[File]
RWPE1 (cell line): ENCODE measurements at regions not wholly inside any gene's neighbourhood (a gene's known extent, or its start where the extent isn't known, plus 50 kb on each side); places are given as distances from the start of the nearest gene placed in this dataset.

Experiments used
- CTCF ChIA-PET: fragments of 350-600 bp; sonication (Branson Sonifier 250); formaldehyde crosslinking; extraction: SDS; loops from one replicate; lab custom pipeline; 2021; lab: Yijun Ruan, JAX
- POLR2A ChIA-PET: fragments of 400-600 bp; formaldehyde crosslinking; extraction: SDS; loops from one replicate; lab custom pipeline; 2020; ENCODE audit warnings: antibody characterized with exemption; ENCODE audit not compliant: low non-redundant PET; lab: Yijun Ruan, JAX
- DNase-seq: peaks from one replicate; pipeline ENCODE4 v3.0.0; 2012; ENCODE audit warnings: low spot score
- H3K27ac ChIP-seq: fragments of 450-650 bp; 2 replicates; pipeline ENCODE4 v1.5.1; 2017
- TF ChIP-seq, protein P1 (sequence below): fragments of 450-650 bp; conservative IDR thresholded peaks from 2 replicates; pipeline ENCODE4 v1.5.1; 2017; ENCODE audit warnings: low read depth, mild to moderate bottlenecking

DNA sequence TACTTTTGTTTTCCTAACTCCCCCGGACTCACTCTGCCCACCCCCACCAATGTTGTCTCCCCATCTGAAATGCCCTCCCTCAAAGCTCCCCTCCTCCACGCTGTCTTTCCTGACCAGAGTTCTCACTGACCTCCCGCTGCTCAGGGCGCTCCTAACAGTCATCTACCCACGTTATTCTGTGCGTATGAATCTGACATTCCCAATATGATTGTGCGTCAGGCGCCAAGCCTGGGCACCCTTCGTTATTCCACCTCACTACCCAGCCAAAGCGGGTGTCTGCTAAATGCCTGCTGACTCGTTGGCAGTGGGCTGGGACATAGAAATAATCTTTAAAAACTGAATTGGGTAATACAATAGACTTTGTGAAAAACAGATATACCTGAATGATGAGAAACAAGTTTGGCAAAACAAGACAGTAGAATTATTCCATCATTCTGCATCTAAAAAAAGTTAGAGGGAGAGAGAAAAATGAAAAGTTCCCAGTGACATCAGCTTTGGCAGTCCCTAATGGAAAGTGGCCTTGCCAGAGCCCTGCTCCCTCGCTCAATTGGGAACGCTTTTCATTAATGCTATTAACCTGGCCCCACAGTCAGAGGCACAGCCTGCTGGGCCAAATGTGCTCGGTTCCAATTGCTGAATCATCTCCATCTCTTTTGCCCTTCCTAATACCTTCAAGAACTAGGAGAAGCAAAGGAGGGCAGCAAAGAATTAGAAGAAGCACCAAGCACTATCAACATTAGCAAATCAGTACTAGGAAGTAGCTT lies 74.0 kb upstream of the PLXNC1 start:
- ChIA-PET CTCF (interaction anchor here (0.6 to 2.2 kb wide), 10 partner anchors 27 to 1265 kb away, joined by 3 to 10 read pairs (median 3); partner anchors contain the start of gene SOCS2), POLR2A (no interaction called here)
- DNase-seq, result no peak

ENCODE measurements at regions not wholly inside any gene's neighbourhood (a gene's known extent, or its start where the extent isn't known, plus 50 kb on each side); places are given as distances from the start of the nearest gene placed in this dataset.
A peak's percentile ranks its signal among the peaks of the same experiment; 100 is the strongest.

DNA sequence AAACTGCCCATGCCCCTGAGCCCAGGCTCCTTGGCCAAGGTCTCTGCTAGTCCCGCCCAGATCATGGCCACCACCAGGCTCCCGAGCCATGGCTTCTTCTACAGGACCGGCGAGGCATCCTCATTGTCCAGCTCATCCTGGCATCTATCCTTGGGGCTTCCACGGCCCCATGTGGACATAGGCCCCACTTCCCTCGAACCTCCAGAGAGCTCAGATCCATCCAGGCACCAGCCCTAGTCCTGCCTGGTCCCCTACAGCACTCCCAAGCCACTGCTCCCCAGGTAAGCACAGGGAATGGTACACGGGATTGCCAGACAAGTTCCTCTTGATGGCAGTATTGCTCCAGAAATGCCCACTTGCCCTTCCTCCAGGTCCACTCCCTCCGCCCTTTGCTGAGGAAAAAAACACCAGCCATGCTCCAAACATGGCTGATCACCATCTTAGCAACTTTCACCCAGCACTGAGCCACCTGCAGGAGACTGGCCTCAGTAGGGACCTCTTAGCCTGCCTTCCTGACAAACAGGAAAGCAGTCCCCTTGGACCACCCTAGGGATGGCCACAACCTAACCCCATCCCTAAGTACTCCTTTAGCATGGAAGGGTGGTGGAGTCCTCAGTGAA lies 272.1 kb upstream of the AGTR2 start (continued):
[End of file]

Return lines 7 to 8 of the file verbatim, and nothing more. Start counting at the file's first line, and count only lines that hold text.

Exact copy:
- TF ChIP-seq, protein P1 (sequence below): fragments of 450-650 bp; conservative IDR thresholded peaks from 2 replicates; pipeline ENCODE4 v1.5.1; 2017; ENCODE audit warnings: low read depth, mild to moderate bottlenecking

DNA sequence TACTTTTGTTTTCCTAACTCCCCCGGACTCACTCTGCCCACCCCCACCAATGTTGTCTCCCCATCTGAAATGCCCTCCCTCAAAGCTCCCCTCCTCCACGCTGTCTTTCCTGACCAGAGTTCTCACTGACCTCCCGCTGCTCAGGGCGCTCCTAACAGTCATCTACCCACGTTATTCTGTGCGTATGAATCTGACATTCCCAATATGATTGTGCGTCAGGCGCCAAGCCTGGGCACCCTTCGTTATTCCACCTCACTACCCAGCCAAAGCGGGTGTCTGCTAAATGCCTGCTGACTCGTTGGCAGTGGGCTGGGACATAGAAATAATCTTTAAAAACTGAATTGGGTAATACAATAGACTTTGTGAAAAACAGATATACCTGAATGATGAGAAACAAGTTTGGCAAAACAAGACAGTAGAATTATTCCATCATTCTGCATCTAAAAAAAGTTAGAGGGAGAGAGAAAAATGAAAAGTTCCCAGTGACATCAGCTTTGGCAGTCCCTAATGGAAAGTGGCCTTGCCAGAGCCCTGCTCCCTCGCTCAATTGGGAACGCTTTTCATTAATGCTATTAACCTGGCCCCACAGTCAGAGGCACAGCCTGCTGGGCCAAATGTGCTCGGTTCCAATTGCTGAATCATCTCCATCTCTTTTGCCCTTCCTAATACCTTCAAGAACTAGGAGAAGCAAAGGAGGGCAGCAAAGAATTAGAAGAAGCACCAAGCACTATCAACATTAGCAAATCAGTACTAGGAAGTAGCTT lies 74.0 kb upstream of the PLXNC1 start: